And it rules. A comedy set during the lead up of The Beatles’s legendary performance on The Ed Sullivan Show focusing on a group of teens trying to get tickets, the movie proves that Zemeckis had absurd filmmaking chops from the start. It’s fun, it’s fast, and most importantly, it’s goddamn hilarious. The Criterion appears to be the only legal way to watch it in the States, and I very much recommend grabbing it. The restoration is pristine. I have a copy of Zemeckis’s Used Cars in the watchpile as well, and I am very much looking forward to giving it a watch now. If it’s a tenth as good as I Wanna Hold Your Hand, I’m down.
Used Cars (1980)
Oh hey, speak of the devil! Based on a pitch by John Milius, Zemeckis’s next film was a dark comedy set on a used car lot starring a pre-Escape From New York Kurt Russell and the legendary Jack Warden (in two roles!). When I bought a copy of this the guy at the used bookstore remarked that it was a movie he saw a million times on WGN, and it definitely feels like a movie that killed it in the cable era. A shaggy comedy starring a big name that one can tune in and out of while still being able to follow what’s going on? Shit, give me a six-pack, I’ve got my evening sorted!
I definitely found myself preferring I Wanna Hold Your Hand to Used Cars, if only for the former’s tighter runtime and also because I find The Beatles more interesting than I do the inner machinations and shenanigans of car dealerships. But Kurt Russell alone pretty much makes the movie worth a look. The man has serious comedy chops and it was nice to witness them, even if he’s known more for gruff action man roles these days. Plus, now I get to extract more info on why Arizona sucks from our very own Kevin Kuhlman, since this movie was shot and set in Mesa.1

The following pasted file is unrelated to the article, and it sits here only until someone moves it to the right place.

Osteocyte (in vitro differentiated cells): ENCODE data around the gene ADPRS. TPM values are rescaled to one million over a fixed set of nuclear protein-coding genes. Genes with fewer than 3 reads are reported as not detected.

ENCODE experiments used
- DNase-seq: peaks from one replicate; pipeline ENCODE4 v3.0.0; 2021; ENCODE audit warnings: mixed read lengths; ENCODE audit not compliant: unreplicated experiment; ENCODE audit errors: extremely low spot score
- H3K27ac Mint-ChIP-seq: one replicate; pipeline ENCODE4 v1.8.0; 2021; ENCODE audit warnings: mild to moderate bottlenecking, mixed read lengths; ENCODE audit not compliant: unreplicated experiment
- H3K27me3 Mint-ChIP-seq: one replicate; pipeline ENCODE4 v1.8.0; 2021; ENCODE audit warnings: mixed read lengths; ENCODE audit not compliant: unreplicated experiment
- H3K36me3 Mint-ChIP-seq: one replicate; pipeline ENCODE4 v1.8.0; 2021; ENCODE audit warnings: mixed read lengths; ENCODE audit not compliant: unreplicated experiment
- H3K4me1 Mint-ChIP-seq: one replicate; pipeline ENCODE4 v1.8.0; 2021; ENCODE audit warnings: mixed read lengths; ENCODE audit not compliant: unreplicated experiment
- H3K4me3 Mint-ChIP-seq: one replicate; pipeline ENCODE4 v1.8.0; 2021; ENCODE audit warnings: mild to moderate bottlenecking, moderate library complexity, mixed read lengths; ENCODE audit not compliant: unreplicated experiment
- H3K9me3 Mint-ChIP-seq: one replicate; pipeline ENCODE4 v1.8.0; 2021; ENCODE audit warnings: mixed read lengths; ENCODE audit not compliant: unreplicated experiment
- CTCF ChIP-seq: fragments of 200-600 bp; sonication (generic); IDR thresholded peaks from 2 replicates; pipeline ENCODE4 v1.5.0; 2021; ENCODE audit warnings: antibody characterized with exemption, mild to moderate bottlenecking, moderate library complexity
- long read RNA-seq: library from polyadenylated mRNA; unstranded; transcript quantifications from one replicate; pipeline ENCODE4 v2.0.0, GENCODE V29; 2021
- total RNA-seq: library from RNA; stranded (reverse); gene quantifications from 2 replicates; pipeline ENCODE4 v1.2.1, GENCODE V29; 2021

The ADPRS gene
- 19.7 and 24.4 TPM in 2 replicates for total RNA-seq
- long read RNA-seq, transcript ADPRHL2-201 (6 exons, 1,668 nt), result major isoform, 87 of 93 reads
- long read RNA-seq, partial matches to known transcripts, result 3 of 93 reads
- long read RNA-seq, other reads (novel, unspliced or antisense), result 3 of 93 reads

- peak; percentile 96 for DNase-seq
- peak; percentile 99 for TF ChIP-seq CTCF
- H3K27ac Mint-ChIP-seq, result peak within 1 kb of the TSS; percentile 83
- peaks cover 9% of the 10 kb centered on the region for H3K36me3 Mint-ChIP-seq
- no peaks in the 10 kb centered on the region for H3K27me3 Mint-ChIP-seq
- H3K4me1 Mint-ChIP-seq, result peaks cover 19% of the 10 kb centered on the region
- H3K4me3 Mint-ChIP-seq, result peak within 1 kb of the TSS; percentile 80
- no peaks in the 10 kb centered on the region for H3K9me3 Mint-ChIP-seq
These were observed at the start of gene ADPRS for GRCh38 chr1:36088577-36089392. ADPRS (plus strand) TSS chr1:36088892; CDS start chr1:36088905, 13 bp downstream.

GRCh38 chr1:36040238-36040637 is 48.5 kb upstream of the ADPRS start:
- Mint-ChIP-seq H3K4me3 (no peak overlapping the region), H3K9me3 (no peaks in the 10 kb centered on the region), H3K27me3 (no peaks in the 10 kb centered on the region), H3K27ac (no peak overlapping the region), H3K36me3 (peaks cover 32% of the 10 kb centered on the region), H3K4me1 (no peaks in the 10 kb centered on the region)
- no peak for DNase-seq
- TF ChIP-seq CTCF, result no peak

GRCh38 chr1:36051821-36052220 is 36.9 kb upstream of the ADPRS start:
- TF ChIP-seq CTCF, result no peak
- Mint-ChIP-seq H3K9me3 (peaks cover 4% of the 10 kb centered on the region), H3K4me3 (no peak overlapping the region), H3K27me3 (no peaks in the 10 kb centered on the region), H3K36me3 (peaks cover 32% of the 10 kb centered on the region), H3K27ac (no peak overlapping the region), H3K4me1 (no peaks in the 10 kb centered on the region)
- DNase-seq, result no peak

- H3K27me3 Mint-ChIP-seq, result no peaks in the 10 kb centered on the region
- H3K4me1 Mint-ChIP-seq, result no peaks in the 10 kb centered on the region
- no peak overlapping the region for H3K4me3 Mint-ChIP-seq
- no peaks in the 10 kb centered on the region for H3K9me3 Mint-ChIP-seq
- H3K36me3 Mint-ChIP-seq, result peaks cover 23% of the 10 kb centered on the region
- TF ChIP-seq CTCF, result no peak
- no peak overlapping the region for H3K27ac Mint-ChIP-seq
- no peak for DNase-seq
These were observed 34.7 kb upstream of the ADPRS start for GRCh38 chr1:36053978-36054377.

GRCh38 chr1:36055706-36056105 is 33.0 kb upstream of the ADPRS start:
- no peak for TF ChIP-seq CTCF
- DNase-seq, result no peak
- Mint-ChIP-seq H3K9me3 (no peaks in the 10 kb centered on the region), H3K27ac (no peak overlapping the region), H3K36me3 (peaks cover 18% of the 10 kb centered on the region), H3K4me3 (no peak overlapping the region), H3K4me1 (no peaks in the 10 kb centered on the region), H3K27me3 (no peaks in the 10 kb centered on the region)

Basic Instinct (1992)
Basic Instinct was one of the only English-language Paul Verhoeven films I had left on the docket (with the other one being the legendary Showgirls), so when looking through the shelves I figured it was time to give it a go.
I know this one was divisive at the time and is generally considered lesser Verhoeven these days, but I had a ball with it. It’s a classic example of a master taking something that’s incredibly silly on the page and directing it so well that it became a full-blown cultural phenomenon. It’s got its bad stuff for sure (ex. the biphobia) and is of its time in a lot of ways, but it’s so ridiculous that I kind of have a hard time getting too mad at it.
And another edition of Mavis’s Watchpile is complete. I’m eagerly looking forward to the day where I have no pile left to watch, but until that happens, I’ll just have to keep watching and writing. See y’all next time.